world, proceeded towards the Eternal City. Being arrived, however, these first step towards obedience, by declasweetly simple and intelligent children ring his interior, simple, absolute, and of the Church obtained no satisfaction. Unlimited adhesion to the sentiments After an interview with the Holy Fa. expressed in a late encyclical letter of ther, in which it was stipulated that his Holiness to the general Church. the matter which had brought the pil. Now, this letter, among other doggrims so far should not even be al matic dicta of the same complexion, luded to, M. de la Menais received a declares “ the liberty of the press to letter from the Cardinal Pacca, con- be a fatal liberty, which cannot be held demning dogmatically all his political in too much abhorrence," and that views. The following is an extract " the maxim, or rather DELIRIUM, from this letter. Its sentiments are which affirms that liberty of conscience declared by the Cardinal to proceed ought to be guaranteed, is false and from the infallible « mouth of the absurd.” Beside this, the infallible successor of St Peter.' They are epistle inculcates, with great earnesttherefore not to be regarded as private ness, a blind submission to all the acts opinions, but as the decisions of the of established power, and marks with Roman Church, and as such they have its reprobation every novelty. The been received and obeyed.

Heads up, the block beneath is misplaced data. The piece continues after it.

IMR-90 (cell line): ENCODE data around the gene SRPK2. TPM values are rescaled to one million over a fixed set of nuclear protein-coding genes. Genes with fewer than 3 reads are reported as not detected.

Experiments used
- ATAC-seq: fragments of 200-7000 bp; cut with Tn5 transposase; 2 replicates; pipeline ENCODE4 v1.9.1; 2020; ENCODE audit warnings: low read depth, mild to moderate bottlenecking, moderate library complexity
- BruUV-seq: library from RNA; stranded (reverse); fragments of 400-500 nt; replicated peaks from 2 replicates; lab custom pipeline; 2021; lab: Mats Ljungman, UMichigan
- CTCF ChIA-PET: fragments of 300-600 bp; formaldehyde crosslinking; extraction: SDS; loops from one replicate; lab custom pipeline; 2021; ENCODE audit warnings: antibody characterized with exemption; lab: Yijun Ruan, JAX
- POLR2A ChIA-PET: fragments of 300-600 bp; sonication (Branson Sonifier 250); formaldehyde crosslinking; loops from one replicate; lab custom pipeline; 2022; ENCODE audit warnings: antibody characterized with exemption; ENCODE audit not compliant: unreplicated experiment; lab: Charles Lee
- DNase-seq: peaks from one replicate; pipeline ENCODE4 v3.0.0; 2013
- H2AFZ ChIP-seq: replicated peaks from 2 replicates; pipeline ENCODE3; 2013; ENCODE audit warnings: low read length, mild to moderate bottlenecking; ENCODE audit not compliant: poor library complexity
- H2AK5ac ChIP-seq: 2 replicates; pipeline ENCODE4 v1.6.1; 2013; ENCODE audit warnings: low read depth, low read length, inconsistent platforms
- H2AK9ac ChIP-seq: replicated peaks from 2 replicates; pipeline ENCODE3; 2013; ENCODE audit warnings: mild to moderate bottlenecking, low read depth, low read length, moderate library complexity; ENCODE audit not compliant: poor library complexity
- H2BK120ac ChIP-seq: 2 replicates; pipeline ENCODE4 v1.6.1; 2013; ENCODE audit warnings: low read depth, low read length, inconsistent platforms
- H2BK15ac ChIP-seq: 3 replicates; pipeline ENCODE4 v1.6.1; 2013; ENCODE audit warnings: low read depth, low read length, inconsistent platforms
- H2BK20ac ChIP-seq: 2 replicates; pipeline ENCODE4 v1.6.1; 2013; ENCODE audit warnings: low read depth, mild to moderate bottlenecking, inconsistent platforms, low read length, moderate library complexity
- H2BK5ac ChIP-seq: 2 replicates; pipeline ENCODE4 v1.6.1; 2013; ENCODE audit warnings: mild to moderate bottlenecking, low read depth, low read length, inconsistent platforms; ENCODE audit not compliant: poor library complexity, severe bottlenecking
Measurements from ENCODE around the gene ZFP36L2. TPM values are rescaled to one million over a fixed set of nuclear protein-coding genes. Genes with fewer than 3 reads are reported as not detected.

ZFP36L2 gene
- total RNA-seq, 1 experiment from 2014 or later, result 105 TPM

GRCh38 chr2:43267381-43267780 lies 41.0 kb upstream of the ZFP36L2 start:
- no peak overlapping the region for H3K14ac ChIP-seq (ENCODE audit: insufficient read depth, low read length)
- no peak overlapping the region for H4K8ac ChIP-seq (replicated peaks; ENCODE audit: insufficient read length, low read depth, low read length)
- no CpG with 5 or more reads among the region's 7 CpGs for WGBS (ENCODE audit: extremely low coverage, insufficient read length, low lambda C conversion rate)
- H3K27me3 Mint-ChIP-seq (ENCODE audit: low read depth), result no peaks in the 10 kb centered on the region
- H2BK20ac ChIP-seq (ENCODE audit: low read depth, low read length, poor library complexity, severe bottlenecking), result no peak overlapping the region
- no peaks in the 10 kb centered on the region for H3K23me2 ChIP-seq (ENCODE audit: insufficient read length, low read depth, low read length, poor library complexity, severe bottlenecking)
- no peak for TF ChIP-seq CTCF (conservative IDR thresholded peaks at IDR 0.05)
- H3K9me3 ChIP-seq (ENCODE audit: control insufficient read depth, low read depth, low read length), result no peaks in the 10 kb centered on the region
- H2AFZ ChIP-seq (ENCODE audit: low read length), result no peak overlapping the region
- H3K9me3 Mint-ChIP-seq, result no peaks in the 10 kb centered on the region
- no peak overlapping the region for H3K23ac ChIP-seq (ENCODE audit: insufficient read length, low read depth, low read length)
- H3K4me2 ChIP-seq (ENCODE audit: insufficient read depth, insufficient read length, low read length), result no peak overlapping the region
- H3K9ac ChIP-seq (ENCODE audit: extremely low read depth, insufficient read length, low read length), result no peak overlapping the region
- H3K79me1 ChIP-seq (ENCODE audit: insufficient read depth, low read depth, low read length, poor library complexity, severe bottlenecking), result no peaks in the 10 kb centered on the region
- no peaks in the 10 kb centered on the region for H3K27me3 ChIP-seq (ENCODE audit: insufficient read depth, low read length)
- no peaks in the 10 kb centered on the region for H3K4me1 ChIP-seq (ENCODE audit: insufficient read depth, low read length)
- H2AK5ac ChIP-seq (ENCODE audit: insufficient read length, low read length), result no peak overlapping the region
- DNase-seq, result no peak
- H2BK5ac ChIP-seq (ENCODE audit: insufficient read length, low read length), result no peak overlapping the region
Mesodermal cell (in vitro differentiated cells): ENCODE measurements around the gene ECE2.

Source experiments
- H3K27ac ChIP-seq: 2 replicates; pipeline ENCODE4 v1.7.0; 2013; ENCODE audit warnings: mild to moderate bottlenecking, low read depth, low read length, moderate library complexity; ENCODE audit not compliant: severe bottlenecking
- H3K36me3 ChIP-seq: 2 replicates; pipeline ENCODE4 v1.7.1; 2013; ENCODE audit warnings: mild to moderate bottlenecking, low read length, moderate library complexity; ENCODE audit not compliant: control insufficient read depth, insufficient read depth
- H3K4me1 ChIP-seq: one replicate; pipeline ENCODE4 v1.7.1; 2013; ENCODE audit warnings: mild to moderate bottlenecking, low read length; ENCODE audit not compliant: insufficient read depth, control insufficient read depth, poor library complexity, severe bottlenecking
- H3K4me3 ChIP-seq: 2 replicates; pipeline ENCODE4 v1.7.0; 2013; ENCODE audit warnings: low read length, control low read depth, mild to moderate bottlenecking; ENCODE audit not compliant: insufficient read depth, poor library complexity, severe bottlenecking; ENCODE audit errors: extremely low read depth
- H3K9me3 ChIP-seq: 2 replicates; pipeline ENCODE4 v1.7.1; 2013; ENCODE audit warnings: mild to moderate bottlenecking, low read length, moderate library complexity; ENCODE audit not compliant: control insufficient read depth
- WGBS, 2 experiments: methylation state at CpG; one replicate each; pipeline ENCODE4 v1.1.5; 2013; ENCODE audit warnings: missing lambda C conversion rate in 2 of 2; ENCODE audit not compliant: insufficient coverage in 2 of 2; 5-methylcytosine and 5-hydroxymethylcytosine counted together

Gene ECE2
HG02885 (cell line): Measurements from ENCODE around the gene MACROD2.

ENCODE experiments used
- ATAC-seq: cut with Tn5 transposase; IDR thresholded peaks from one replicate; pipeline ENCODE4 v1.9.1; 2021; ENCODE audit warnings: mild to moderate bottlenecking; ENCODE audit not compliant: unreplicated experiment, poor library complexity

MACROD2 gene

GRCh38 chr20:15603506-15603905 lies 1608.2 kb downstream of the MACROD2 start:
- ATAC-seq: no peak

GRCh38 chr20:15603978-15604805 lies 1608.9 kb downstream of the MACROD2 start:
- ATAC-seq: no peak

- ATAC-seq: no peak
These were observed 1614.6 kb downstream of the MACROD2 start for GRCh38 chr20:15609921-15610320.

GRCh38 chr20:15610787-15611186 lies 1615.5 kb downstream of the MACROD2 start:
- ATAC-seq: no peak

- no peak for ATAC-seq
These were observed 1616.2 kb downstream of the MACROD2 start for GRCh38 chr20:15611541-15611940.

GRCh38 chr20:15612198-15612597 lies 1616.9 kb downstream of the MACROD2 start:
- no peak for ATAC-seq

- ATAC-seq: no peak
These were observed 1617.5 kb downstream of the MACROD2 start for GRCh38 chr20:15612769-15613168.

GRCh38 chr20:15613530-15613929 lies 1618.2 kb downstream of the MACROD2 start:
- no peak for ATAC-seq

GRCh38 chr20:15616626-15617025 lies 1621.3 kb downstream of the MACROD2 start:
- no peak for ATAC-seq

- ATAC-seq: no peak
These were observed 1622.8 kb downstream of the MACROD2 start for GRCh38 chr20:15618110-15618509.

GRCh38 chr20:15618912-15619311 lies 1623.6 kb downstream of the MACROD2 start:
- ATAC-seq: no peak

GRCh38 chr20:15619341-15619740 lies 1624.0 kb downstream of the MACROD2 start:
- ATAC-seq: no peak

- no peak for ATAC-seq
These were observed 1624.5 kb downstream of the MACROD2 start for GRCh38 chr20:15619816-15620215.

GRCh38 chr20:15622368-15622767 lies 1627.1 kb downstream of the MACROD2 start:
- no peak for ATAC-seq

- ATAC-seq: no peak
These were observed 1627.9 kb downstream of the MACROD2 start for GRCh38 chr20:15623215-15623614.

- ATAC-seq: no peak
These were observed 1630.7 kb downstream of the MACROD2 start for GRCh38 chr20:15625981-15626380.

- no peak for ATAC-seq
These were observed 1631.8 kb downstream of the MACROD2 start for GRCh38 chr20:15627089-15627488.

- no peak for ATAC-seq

Abbé de la Menais no doubt perceived
that formally to subscribe to the truth “ As you love,” say the Cardinal in this
of these doctrines would be tantamount epistle," the truth, and desire to know
to bidding for ever adieu to his own it that you may follow it, I will tell you
trade of politico-religious demagogue, frankly, and in a few words, the principal
or would plunge him into many dis. points, which, on an examination of the
honourable inconsistencies. He thereAvenir, have displeased his Holiness. First, he has been greatly afflicted to per
fore demurred, and found himself in a ceive that the editors of that paper have
position extremely puzzling. He attaken on themselves to discuss in the pre